• - Yeah, I have no idea why it is.
  • I was told once that it might be just to make sure
  • that you don't have a knife under the table,
  • that you might stab me.
  • We're back to medieval times! (chuckling)
  • - So much trust in our relationship!
  • (laughing) - I know.
  • It's true that I feel kind of weird
  • if I have someone that is eating and their hand is there.
  • It's like just show yourself there.
  • It's very cultural, I guess, but I have that feeling.
  • - There's something very Spanish in that.
  • I love it.
  • It conjures memories,
  • thoughts of the Spanish Inquisition,
  • I might have a dagger under the table
  • or something like that.
  • But I think that when we think about,
  • and I believe this is the case,
  • like the root of why we shake hands
  • is to show that you don't have a weapon,
  • to kind of reveal yourself to someone
  • and I think it's probably the same thing.
  • Let us know in the comments if that exists
  • in any other country where you're watching,
  • 'cause I'm really curious about that one.
  • But remember, keep your hands above the table!
  • Okay, rule number eight.
  • If someone comes to your house at about 5 p.m.,
  • don't offer them a drink, a beer or a glass of wine.
  • What happened here,
  • and I really remember this when we first moved here,
  • is that a couple that we know, Diego and Sonia,
  • they came over and you were talking to Sonia,
  • I'm not sure, but Diego, I offered him a beer
  • and it was 5 p.m. and he was like,
  • "I don't want a beer, I want a café con leche."
  • I was like, oh, of course,
  • it's too early to have a beer, but in New Zealand,
  • you would offer someone a beer if they came over at 5 p.m.,
  • so unpack this a little bit for us.
  • - Yeah, in the end, we have lunch later.
  • We have dinner later.
  • Beer o'clock is not 5 p.m.
  • It's like 8 p.m., 9 p.m.,
  • so we do delay the time of having a beer.
  • - I really like that way of thinking
  • about beer o'clock is not 5 p.m.
  • Beer o'clock is 8 p.m. in Spain.
  • - Yeah (chuckling). - That's very, very cool.
  • He had his cafe con leche.
  • I quickly put the beer back in the fridge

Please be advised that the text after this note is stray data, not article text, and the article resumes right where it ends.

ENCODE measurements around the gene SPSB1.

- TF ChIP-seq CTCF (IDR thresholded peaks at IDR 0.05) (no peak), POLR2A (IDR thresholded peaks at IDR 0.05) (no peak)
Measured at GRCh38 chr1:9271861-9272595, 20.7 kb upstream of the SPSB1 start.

• and he grabbed the-- - Felt embarrassed.
  • - Felt like an alcoholic and made coffee.
  • I didn't have a beer even though I was ready for one.
  • We'd just moved here.
  • What happened is he did have a beer later,
  • but he just needed his cup of coffee
  • and things like that.
  • Okay, rule number seven.
  • When you go to someone's house for dinner or a party,
  • you don't stay behind to help with the dishes.
  • I'm curious about this about this one
  • because maybe it was just the time
  • we were living in New Zealand
  • or something about our circle of friends,
  • so I'm really keen to hear your thoughts.
  • In New Zealand, I felt like you would stay behind
  • and help with the dishes or help tidy up,
  • but here I remember being really surprised
  • that once the party's over (claps),
  • once the dinner party's over (claps), you just leave.
  • You're out. - I'm out.
  • - Which is great if you're at someone's house
  • and terrible if they're at your house.
  • Is there something here, Yoly?
  • - I would say that a little bit of tidying up
  • is allowed and thanked for,
  • so people might get up and they take the dishes
  • to the kitchen and stuff like that,
  • but then to go as far as to actually doing the dishes,
  • that is, yeah, a little bit much.
  • I don't think a lot of people do that here in Spain.
  • - Something to keep in mind
  • because if maybe you said to your Spanish hosts,
  • "Hey, I'll stay behind and do the dishes",
  • how would that make them feel?
  • - Yeah. - I saw your face (chuckling).
  • - Just go away now (chuckling).
  • Gimme a break.
  • I already had you for like three, four hours.
  • - Let us know in the comments.
  • Do you stay behind and do the dishes
  • when you go to friends' houses for dinner?
  • Okay, rule number six.
  • This is another one about social situations.
  • You're not gonna do the dishes, but the other thing is
  • when you go into a party, for example, often in English,
  • at least in New Zealand, I think the culture is,
  • and I suspect in the States and the UK,
  • that one of the first questions you will ask people
  • is what their job is. - Yeah.
  • - So, what do you do?
  • That's kind of like a safe way to start a conversation.
  • But if you said, here in Spain,
  • (speaking in foreign language), what's your job,
  • how would that be for a Spaniard?
  • - Yeah, it's definitely not the first question that you ask.
  • We're socializing, we're having fun,
  • so usually, unless you're really passionate about your work,
  • you don't talk about work straight away like that.
  • Maybe if it's relevant at some point,
  • you're talking about what you do in your day-to-day,
  • then yes, maybe you are going to say, "What do you do?"
  • But other than that, yeah,
  • usually you don't get straight there, no.
  • - Yeah, it's almost a bit (speaking in foreign language),
  • would you say? - Yes, a little bit.
  • A little bit (speaking in foreign language).
  • - It's a great word, (speaking in foreign language).